Written by: Annie Low
Monica Cooley is this month’s honored volunteer because she posses the qualities it takes to be an excellent volunteer. John Wesley once said, “Do all the good you can. By all the means you can. At all the times you can. To all the people you can. As long as ever you can.” Not only does Monica love and believe in this quote, she also strives to live by it everyday. Monica is kind, trustworthy, and an upstanding citizen in her community, which are all characteristics Monica believes a good volunteer should have.
Monica grew up with parents who valued loving and serving others and she has carried that into her adult life as well. Not only does she like serving, but she also enjoys being able to see the change she has made and to know she was part of making someone else’s life better.
Whether it is serving at the Global Education Center as a dance instructor or on the Board for the Global Education Center or even as a tour guide and host family for the Sri Ganesha Temple, Monica serves others without thinking of how it benefits her.
Nashville’s Volunteer of the Month Chuck Sclemm
Written by: Kingsley East
“I volunteer to help inspire students to pursue science and technology interests which will improve their lives and our culture, and to educate the public about space science and space exploration and the excitement of new possibilities.” This month’s honored volunteer is Chuck Schlemm, an engineer, astronomer, and space enthusiast. Chuck has been an engineer for forty years, astronomer for twenty years, and a volunteer for decades. Chuck volunteers with various space organizations like the Middle Tennessee Space Society, Vanderbilt University’s Dyer Observatory, and the Adventure Science Center. Through each of these groups, Chuck hopes to reach a young generation of students who can shape the world and be a part of new discoveries and technologies.
Chuck hopes that as the space program grows, it will offer more people hope for the future and a positive way to find new energy sources. His volunteer work centers on making space exhibits and talking to kids about their potential and passion for learning and exploration. He said that connecting with kids who are clearly passionate about a specific area of math or science makes volunteering worth it. Chuck encourages others to use their passions to reach children and help shape their futures, as he said, “In general, anyone who wants to share their passions or career fields ought to share that with kids to get them enthused and show them how to use what they’re learning in school.”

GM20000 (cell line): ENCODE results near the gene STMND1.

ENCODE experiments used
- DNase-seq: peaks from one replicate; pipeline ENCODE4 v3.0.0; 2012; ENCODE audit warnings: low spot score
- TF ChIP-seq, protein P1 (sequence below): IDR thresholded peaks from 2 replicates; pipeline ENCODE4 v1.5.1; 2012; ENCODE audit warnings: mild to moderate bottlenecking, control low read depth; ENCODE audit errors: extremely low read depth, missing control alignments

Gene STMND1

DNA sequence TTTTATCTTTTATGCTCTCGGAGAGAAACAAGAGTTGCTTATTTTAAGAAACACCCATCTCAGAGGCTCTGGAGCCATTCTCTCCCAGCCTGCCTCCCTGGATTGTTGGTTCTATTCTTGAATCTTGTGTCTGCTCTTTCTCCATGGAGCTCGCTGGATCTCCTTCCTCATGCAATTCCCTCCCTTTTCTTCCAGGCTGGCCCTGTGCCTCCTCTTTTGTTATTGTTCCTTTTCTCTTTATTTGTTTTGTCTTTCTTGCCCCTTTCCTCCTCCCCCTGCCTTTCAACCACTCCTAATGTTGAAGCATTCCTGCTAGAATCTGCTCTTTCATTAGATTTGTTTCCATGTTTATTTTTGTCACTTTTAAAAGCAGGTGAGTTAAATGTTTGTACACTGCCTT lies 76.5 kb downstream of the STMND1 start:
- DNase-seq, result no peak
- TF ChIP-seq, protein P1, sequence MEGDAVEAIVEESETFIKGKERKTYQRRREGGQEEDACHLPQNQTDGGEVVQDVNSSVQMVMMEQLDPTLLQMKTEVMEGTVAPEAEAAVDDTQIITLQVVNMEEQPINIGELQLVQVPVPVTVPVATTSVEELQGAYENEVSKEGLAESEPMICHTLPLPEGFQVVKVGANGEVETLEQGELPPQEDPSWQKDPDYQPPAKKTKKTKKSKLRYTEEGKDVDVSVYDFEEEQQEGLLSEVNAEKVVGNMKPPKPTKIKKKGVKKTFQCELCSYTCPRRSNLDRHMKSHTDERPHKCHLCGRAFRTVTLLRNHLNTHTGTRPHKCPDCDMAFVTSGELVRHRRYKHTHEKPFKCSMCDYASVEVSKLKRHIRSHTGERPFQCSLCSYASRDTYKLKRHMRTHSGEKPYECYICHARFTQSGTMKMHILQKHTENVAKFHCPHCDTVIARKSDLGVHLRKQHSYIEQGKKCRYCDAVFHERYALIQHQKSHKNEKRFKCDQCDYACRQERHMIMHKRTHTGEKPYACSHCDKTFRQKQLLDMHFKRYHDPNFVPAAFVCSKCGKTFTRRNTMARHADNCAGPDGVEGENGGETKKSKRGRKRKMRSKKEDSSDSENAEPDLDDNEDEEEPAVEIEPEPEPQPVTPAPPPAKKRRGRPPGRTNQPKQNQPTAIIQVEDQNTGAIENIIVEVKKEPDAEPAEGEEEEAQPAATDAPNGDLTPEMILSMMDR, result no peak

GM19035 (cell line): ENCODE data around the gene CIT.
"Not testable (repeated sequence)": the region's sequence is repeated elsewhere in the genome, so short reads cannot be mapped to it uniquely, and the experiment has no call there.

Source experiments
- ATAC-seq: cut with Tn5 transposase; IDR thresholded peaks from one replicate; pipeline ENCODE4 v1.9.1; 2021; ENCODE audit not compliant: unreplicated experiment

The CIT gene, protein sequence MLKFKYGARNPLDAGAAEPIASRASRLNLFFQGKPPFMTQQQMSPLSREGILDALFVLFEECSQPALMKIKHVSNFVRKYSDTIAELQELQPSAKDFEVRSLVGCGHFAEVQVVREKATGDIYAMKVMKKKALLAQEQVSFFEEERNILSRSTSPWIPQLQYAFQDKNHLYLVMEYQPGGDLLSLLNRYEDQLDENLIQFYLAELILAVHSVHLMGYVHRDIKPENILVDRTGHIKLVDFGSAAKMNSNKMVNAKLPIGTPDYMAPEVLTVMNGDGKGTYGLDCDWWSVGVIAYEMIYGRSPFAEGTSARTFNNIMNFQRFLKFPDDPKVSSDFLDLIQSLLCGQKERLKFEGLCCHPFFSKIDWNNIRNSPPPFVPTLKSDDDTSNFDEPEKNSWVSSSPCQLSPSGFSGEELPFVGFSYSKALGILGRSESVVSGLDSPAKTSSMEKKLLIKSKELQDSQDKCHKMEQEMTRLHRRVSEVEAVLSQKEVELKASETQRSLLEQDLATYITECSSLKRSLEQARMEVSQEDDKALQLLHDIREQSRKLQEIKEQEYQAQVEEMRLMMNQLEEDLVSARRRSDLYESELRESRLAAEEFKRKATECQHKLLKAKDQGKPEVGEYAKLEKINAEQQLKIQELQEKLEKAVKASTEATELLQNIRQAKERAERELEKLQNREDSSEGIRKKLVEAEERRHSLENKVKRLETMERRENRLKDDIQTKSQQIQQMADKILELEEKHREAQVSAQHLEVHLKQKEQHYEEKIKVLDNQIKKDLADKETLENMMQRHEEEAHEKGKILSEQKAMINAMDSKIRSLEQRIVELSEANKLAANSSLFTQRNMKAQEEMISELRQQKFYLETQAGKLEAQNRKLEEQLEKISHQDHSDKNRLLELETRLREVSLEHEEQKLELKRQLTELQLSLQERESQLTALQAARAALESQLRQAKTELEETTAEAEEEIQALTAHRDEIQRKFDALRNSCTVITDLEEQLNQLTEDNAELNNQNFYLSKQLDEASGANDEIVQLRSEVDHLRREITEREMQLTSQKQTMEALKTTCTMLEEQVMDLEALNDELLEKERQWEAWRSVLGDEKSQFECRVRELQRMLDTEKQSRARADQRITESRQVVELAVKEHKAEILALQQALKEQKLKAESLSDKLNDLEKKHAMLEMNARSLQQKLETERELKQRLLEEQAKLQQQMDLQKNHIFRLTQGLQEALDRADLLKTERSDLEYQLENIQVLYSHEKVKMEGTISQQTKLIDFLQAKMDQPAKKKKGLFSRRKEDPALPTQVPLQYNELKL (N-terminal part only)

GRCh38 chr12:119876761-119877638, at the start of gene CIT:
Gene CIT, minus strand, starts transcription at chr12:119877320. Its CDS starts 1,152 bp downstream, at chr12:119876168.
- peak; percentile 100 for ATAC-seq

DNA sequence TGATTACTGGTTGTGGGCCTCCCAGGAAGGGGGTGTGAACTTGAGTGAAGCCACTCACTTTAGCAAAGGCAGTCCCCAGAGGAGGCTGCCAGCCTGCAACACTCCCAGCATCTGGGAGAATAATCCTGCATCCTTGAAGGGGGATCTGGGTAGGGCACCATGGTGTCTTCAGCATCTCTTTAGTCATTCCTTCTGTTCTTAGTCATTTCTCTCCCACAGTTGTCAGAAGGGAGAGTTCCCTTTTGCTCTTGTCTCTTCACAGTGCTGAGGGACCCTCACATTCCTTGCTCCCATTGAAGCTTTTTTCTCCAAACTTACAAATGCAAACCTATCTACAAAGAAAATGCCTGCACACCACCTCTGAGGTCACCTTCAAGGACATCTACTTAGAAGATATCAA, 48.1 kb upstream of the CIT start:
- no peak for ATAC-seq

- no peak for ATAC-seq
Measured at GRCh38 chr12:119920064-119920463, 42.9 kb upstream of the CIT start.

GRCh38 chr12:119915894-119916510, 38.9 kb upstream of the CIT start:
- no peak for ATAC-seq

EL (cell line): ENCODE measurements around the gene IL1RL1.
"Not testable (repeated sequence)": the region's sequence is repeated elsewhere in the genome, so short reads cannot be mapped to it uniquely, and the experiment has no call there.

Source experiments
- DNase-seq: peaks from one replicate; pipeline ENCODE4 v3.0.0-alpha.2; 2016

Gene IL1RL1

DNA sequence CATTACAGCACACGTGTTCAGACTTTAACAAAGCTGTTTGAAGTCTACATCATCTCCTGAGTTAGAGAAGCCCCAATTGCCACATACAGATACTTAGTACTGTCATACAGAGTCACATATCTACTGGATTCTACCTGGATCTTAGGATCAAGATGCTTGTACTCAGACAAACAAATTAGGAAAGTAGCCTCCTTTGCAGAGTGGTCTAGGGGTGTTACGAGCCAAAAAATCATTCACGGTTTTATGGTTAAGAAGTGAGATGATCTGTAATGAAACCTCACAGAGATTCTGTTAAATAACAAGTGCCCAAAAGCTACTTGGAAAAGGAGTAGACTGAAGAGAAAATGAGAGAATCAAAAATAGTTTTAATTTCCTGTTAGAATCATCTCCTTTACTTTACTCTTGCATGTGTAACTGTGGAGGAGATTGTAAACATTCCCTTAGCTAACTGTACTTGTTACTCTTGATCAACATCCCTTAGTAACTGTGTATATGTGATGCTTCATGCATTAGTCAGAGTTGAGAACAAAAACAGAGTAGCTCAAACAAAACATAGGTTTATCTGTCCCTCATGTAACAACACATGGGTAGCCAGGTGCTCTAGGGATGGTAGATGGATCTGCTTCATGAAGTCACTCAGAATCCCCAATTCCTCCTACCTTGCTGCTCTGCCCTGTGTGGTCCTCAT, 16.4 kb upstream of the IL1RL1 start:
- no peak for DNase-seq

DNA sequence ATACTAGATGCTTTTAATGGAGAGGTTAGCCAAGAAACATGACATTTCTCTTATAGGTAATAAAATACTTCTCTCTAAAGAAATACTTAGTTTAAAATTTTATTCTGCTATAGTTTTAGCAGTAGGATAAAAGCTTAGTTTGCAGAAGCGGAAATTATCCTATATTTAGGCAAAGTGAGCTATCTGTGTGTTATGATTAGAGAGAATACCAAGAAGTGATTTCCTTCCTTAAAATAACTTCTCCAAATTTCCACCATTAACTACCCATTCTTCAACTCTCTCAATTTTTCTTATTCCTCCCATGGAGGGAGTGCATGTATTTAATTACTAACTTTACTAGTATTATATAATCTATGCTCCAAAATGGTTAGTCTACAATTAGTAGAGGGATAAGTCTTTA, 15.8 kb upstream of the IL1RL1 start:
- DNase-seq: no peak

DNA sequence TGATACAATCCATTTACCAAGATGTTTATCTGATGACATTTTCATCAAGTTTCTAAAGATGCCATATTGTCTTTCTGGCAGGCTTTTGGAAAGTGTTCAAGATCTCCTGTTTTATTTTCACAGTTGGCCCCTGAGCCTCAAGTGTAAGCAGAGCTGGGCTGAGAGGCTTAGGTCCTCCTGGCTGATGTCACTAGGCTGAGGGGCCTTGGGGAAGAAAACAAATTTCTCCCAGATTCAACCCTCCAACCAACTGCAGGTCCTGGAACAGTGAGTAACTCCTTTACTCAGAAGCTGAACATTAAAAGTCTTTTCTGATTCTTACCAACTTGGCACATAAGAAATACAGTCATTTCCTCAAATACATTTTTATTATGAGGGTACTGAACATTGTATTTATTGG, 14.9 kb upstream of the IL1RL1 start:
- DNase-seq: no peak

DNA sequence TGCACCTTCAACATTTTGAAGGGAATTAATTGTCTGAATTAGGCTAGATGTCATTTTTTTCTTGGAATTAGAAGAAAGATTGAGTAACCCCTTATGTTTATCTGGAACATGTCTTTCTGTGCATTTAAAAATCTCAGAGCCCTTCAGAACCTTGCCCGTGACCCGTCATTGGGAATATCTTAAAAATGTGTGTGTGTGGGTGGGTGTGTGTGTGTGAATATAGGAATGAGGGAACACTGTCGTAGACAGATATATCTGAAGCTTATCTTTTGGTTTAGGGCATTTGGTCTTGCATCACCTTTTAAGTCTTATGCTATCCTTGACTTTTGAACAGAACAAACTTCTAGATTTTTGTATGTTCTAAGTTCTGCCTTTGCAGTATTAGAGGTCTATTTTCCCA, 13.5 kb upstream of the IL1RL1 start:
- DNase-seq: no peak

Written by: Cole Gray
Keith McLean of Franklin is Doing Good’s Nashville Volunteer of the Month for his work in advocating for the North Nashville community around Jefferson Street.
McLean, a graduate of Middle Tennessee State University, is involved with Jefferson Street United Merchants’ Partnership, Elam Mental Health Center at Meharry Medical College and The SONS Organization (Solving Our Negative Stereotypes), all of which focus on different aspects of advocacy around North Nashville, but ultimately relate to community development.
Where does his passion come from? McLean cites his mother as one of his biggest influences. A longtime social worker, she created a school-partnered backpack program for underprivileged children that enabled them to eat on weekends. But after college, he found himself in the for-profit worlds of the music, healthcare and finance industries.